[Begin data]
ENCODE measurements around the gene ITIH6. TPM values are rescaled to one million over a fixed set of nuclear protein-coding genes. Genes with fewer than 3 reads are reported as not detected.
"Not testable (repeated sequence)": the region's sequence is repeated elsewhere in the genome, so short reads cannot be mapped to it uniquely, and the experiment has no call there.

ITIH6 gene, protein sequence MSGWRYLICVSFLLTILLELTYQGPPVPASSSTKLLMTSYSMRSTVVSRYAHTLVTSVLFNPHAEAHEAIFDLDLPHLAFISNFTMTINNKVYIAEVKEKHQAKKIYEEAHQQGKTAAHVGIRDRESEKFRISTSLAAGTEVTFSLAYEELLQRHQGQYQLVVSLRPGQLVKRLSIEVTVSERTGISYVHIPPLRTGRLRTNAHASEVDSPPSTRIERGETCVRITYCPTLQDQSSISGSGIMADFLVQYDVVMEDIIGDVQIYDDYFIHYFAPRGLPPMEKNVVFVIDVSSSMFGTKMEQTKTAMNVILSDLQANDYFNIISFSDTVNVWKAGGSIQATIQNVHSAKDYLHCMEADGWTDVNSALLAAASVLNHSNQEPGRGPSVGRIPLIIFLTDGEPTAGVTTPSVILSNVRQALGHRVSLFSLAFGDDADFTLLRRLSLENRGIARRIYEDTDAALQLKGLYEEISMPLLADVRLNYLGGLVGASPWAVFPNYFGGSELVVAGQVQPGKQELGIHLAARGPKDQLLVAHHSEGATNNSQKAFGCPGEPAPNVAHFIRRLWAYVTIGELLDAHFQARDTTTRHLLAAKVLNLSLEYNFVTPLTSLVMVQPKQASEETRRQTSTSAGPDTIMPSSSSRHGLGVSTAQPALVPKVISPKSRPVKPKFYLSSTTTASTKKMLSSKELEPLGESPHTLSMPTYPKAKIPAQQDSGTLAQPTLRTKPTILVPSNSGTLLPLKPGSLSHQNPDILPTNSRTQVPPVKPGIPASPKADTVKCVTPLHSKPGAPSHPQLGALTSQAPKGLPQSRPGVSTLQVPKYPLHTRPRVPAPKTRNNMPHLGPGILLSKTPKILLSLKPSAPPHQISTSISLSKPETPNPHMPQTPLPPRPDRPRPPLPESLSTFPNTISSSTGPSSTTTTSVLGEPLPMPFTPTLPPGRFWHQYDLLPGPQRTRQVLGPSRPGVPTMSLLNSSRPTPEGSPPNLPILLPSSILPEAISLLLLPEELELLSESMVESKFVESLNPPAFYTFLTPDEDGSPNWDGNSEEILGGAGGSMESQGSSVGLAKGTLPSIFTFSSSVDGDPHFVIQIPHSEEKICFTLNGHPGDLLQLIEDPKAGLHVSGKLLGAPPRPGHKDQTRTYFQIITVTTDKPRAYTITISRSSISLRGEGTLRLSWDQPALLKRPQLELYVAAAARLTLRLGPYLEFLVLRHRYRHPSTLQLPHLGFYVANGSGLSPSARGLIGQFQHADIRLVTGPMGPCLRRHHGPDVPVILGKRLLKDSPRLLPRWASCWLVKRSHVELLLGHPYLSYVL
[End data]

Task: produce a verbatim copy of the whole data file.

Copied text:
ENCODE measurements around the gene ITIH6. TPM values are rescaled to one million over a fixed set of nuclear protein-coding genes. Genes with fewer than 3 reads are reported as not detected.
"Not testable (repeated sequence)": the region's sequence is repeated elsewhere in the genome, so short reads cannot be mapped to it uniquely, and the experiment has no call there.

ITIH6 gene, protein sequence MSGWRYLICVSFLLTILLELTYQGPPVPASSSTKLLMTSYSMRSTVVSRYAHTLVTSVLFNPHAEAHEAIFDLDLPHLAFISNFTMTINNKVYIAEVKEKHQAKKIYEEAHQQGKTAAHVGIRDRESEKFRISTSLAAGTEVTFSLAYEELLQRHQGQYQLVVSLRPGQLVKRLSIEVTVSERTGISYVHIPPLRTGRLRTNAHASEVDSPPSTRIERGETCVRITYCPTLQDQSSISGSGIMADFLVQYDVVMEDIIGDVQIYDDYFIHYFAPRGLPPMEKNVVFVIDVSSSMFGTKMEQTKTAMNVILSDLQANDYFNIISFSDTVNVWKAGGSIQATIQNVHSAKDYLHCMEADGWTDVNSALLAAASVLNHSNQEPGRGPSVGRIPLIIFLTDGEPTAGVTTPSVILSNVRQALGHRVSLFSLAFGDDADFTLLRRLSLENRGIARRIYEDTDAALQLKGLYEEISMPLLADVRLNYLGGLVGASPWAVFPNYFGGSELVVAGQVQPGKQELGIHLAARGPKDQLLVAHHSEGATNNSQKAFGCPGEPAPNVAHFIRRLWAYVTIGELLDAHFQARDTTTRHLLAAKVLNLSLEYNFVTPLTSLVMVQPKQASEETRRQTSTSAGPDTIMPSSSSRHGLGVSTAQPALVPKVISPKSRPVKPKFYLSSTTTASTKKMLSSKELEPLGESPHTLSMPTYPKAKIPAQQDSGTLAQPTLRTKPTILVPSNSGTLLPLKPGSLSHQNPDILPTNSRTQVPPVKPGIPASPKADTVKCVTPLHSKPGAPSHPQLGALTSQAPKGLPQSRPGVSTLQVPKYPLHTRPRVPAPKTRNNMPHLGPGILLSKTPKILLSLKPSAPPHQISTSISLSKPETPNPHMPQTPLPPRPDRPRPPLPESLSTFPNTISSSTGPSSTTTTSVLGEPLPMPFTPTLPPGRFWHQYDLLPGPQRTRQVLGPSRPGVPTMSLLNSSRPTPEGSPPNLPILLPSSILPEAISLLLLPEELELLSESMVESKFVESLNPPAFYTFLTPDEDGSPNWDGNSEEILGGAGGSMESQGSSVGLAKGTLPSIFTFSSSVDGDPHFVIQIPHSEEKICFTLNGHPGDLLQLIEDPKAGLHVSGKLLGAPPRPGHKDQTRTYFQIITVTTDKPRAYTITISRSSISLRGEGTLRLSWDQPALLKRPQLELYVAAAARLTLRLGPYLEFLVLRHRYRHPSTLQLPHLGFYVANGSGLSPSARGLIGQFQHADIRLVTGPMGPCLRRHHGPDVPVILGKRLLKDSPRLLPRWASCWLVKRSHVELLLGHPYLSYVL